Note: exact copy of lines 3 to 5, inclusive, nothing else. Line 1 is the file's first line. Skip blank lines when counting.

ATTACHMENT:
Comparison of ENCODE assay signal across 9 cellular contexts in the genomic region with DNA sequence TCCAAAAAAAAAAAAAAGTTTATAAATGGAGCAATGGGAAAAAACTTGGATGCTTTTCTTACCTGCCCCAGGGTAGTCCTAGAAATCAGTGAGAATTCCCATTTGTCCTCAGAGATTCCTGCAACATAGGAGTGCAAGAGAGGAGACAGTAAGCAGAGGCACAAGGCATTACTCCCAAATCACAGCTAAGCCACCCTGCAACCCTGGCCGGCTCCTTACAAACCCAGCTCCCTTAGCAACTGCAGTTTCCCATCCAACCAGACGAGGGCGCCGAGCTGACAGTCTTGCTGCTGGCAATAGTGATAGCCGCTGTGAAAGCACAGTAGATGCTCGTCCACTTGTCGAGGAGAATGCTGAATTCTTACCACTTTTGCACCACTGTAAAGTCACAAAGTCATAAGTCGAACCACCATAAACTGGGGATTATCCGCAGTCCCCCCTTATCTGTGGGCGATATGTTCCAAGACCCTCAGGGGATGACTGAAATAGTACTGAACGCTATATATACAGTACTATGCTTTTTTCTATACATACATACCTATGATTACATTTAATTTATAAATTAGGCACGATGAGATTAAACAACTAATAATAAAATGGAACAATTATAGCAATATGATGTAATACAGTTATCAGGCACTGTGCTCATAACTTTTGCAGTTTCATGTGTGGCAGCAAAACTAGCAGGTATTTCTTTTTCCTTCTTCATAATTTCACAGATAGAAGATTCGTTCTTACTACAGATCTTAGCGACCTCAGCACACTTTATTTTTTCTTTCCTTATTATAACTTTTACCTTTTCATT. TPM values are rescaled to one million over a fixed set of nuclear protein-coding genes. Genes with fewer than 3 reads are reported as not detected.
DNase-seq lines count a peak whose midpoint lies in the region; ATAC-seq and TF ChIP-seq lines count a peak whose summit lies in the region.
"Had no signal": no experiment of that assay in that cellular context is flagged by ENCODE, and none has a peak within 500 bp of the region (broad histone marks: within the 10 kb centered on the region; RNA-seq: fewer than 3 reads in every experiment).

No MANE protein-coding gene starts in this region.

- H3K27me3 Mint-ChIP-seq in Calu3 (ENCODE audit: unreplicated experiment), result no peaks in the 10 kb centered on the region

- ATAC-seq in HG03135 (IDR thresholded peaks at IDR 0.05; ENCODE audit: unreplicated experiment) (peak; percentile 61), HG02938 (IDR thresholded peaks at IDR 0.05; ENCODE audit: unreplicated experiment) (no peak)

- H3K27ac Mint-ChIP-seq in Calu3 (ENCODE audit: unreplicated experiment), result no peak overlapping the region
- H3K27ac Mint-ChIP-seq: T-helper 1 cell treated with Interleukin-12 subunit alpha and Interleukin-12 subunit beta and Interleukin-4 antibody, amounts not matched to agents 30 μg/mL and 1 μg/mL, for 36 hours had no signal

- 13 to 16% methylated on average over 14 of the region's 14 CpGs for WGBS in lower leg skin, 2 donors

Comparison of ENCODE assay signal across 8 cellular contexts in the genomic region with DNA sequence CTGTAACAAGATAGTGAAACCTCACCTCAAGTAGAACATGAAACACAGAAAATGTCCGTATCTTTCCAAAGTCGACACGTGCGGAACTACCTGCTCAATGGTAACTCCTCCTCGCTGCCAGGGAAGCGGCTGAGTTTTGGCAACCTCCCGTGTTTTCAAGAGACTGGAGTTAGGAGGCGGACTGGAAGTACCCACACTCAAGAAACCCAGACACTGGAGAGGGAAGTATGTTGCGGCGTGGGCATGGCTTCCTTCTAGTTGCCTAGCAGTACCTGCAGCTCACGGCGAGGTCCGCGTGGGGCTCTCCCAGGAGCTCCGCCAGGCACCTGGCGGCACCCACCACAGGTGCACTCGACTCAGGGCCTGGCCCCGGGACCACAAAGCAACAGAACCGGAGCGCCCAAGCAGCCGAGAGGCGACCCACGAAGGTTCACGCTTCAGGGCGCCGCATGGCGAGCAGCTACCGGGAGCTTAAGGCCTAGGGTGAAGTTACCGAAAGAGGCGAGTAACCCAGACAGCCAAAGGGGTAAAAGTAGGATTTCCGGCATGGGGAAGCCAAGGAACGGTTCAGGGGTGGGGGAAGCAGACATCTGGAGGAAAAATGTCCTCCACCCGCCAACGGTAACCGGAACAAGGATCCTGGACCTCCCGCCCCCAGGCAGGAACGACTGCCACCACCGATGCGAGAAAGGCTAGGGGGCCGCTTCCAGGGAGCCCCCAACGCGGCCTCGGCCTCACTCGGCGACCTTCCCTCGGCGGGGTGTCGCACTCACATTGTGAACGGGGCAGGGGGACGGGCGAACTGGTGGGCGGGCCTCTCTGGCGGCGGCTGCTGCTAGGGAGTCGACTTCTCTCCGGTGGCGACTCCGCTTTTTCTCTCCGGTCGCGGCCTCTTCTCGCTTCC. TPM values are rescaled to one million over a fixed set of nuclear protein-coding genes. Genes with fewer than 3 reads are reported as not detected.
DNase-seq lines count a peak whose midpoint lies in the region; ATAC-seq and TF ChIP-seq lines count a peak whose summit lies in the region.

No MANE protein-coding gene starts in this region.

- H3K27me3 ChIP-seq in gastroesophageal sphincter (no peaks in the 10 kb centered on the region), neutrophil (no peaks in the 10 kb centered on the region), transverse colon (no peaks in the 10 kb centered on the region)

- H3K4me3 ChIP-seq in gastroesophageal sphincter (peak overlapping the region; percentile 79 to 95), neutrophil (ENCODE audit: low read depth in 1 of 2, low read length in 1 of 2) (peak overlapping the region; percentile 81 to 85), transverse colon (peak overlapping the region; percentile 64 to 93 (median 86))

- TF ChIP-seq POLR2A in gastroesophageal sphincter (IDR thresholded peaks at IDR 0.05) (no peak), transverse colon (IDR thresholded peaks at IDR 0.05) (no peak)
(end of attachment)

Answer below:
"Had no signal": no experiment of that assay in that cellular context is flagged by ENCODE, and none has a peak within 500 bp of the region (broad histone marks: within the 10 kb centered on the region; RNA-seq: fewer than 3 reads in every experiment).

No MANE protein-coding gene starts in this region.

- H3K27me3 Mint-ChIP-seq in Calu3 (ENCODE audit: unreplicated experiment), result no peaks in the 10 kb centered on the region